Samsung will stop making Blu-ray players.
I’m indebted to Paul Schrodt of The Wall Street Journal for reminding me that physical media are on life support. The culprit, if that is the right word, is streaming, as in “streaming media.”
In retrospect, the demise of physical seems obvious. But was it always so apparent?
The videotape machines were heavy. The early models were clunky, with gears. Quality tapes could cost as much as $30 at their high point — perhaps $100 in today’s dollars. Machines jammed. Tapes were stuck, or could unravel. And owners might have their machines “repaired” – just as televisions in the old days were serviced regularly and repaired, rather than discarded. Explain to kids today that in the 1960s some Americans paid $200 annually for a service contract for a $1000 color television set that was often “on the blink” and had awful, unreliable color. Think of a defective television, at most 25 inches, offering in many markets only a half dozen stations, that in today’s dollars cost perhaps $5,000, or more and $1000 or more a year for service. A substandard remote control back then would, in today’s dollars, cost more than what we now pay for a superior television requiring no service.
And in the 1970s and even 1980s, and maybe 1990s, cameras — even consumer models, were costly, often as much as $3000 or more at their high point, perhaps $10,000 in today’s dollars. And professional videographers or television news crews might have videocameras that were $80,000, or even much more, in some cases — again in old-dollars, not current dollars.
Now, we have much better and more compact videocameras. And the cost, even in today’s dollars is less. And what about doing a credible video from a mobile phone?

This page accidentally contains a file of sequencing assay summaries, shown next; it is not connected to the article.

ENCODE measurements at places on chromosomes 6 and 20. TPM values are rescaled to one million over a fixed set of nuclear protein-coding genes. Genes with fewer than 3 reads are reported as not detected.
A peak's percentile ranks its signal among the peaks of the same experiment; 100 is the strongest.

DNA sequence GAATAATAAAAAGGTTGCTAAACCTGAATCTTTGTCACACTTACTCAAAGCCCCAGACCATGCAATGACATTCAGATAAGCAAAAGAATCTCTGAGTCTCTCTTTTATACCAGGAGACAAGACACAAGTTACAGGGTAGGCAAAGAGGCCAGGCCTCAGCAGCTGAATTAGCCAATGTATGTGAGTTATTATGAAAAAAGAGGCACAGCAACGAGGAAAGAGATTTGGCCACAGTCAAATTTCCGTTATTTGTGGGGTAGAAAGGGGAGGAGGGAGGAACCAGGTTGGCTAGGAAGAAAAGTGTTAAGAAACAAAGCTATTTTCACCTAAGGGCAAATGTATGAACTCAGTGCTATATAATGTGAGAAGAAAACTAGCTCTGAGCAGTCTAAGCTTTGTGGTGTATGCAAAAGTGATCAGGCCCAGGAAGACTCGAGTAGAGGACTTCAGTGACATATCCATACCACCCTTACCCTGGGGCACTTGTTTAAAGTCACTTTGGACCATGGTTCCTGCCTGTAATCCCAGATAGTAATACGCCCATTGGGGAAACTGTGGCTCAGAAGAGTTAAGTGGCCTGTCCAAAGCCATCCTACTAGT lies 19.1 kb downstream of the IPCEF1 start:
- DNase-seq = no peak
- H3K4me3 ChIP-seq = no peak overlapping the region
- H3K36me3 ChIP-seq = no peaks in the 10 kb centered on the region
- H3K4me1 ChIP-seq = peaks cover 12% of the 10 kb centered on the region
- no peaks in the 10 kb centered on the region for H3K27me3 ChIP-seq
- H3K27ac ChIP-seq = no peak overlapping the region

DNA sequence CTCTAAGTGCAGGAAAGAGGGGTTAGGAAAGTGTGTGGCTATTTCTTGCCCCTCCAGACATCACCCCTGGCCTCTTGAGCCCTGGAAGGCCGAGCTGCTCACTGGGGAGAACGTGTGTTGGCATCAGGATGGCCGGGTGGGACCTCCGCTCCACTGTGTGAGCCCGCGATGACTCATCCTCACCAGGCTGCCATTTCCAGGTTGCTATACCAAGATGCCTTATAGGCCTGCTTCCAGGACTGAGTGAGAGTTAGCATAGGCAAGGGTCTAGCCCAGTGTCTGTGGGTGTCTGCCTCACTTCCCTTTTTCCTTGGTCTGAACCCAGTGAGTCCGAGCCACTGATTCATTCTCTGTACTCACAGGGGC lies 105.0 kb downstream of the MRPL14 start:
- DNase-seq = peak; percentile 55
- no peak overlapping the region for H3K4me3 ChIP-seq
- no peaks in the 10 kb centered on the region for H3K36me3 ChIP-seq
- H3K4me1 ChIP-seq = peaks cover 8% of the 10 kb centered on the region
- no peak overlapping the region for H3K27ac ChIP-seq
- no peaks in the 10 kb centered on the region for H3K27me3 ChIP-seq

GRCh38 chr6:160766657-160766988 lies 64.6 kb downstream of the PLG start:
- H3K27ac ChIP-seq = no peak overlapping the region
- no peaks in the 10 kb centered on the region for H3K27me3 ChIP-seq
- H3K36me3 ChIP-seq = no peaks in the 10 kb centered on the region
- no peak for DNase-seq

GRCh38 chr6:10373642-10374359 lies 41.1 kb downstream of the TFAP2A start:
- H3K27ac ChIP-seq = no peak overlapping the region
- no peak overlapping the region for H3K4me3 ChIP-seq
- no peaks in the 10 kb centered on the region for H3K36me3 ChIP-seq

Back to the subject at hand. Streaming. We went from the VHS “machines” and the even more clunky Betamax to all sorts of compact formats — “less is more” — mini-cassette for VHS or mini-BETA. But the handwriting was on the wall when we ushered in DVDs and then Blu-rays. And, as in so many consumer goods, the free market and competition made the new formats increasingly affordable.
Now, who cares?
Schrodt points out that niche companies still produce Blu-rays. But young people who never knew VHS or Beta, or knew the “camcorders” will be succeeded by younger people who did not know DVDs or blue ray.
I was a pioneer a generation ago in the overall conversion of analog to digital. Immersed in the music industry, I saw the potential early. Yet, I was clear early on how a generation later the “downloading and streaming” phenomenon would make physical media, if not obsolete or antique, then rare. However was always upset to see how poorly online and mobile operators deal with copyrights. Especially in our digital tech world, it is so easy to identify copyrights and distribute royalties.
We have Netflix, Amazon, Apple, Disney and more in streaming media. Their effect is especially on the most physical of physical media — brick and mortar theaters. Attendance is down, and they — like Sears and J. C. Penny struggled –try to reinvent themselves.
But consider — movie chains are selling $20 monthly memberships, so that you can go to any theater in that chain an unlimited amount of time per month. Quite a deal when an adult ticket one-time can be anywhere from $8 to $16. And it it still great entertainment, but how will they survive?